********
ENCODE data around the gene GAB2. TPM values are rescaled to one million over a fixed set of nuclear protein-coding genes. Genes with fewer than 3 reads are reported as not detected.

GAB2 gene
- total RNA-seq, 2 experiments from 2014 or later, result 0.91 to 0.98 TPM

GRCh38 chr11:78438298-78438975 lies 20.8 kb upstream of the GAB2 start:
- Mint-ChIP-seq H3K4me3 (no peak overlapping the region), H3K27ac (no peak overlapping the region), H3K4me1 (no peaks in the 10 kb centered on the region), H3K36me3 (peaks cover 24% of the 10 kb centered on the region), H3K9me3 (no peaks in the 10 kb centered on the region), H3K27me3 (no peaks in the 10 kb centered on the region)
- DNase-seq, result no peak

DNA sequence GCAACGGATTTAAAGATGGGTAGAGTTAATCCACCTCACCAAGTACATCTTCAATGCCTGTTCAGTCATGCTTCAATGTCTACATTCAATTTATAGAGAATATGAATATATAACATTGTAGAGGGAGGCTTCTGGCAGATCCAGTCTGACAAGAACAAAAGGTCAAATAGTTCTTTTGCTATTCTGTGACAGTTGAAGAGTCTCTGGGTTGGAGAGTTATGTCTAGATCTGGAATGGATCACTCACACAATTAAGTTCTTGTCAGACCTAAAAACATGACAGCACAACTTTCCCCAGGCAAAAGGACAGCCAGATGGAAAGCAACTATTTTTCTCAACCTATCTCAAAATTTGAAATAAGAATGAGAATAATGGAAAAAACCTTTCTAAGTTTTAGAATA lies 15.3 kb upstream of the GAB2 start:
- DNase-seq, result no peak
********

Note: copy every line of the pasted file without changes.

ENCODE data around the gene GAB2. TPM values are rescaled to one million over a fixed set of nuclear protein-coding genes. Genes with fewer than 3 reads are reported as not detected.

GAB2 gene
- total RNA-seq, 2 experiments from 2014 or later, result 0.91 to 0.98 TPM

GRCh38 chr11:78438298-78438975 lies 20.8 kb upstream of the GAB2 start:
- Mint-ChIP-seq H3K4me3 (no peak overlapping the region), H3K27ac (no peak overlapping the region), H3K4me1 (no peaks in the 10 kb centered on the region), H3K36me3 (peaks cover 24% of the 10 kb centered on the region), H3K9me3 (no peaks in the 10 kb centered on the region), H3K27me3 (no peaks in the 10 kb centered on the region)
- DNase-seq, result no peak

DNA sequence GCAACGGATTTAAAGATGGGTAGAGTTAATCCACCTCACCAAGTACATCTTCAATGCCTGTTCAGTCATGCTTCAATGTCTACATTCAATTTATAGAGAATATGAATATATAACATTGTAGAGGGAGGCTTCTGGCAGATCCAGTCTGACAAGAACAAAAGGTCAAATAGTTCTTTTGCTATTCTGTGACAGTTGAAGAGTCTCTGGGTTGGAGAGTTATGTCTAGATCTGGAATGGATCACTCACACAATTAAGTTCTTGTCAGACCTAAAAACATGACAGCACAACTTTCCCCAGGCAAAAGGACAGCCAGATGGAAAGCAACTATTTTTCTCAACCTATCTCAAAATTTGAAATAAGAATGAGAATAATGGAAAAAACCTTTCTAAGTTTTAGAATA lies 15.3 kb upstream of the GAB2 start:
- DNase-seq, result no peak